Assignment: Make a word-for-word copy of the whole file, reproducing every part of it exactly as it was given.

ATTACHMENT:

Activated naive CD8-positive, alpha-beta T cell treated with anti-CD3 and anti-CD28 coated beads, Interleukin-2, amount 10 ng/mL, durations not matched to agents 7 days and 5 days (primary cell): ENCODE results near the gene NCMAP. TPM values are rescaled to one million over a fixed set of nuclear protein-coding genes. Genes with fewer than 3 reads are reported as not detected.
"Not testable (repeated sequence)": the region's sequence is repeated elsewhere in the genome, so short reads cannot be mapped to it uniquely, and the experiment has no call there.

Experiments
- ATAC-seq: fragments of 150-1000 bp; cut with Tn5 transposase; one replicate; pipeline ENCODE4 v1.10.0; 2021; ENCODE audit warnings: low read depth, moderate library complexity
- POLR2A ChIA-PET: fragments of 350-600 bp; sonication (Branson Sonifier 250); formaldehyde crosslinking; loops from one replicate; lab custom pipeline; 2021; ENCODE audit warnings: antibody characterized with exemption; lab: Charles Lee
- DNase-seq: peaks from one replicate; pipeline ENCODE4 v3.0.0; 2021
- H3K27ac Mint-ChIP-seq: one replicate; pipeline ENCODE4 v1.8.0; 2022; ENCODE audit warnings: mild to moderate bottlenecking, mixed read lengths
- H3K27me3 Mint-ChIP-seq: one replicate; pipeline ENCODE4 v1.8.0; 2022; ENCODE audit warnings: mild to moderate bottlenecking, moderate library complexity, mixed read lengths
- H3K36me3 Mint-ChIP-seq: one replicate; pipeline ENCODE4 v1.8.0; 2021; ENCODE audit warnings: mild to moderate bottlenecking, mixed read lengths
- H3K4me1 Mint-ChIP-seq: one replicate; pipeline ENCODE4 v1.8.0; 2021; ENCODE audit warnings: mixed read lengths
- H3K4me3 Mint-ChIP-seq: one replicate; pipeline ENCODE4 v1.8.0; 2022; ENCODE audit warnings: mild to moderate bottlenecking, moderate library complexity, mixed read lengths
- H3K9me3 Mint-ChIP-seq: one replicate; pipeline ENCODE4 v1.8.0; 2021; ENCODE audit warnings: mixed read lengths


Activated naive CD8-positive, alpha-beta T cell treated with anti-CD3 and anti-CD28 coated beads, Interleukin-2, amount 10 ng/mL, durations not matched to agents 7 days and 5 days (primary cell): ENCODE results near the gene NCMAP. TPM values are rescaled to one million over a fixed set of nuclear protein-coding genes. Genes with fewer than 3 reads are reported as not detected.
"Not testable (repeated sequence)": the region's sequence is repeated elsewhere in the genome, so short reads cannot be mapped to it uniquely, and the experiment has no call there.

Experiments
- ATAC-seq: fragments of 150-1000 bp; cut with Tn5 transposase; one replicate; pipeline ENCODE4 v1.10.0; 2021; ENCODE audit warnings: low read depth, moderate library complexity
- POLR2A ChIA-PET: fragments of 350-600 bp; sonication (Branson Sonifier 250); formaldehyde crosslinking; loops from one replicate; lab custom pipeline; 2021; ENCODE audit warnings: antibody characterized with exemption; lab: Charles Lee
- DNase-seq: peaks from one replicate; pipeline ENCODE4 v3.0.0; 2021
- H3K27ac Mint-ChIP-seq: one replicate; pipeline ENCODE4 v1.8.0; 2022; ENCODE audit warnings: mild to moderate bottlenecking, mixed read lengths
- H3K27me3 Mint-ChIP-seq: one replicate; pipeline ENCODE4 v1.8.0; 2022; ENCODE audit warnings: mild to moderate bottlenecking, moderate library complexity, mixed read lengths
- H3K36me3 Mint-ChIP-seq: one replicate; pipeline ENCODE4 v1.8.0; 2021; ENCODE audit warnings: mild to moderate bottlenecking, mixed read lengths
- H3K4me1 Mint-ChIP-seq: one replicate; pipeline ENCODE4 v1.8.0; 2021; ENCODE audit warnings: mixed read lengths
- H3K4me3 Mint-ChIP-seq: one replicate; pipeline ENCODE4 v1.8.0; 2022; ENCODE audit warnings: mild to moderate bottlenecking, moderate library complexity, mixed read lengths
- H3K9me3 Mint-ChIP-seq: one replicate; pipeline ENCODE4 v1.8.0; 2021; ENCODE audit warnings: mixed read lengths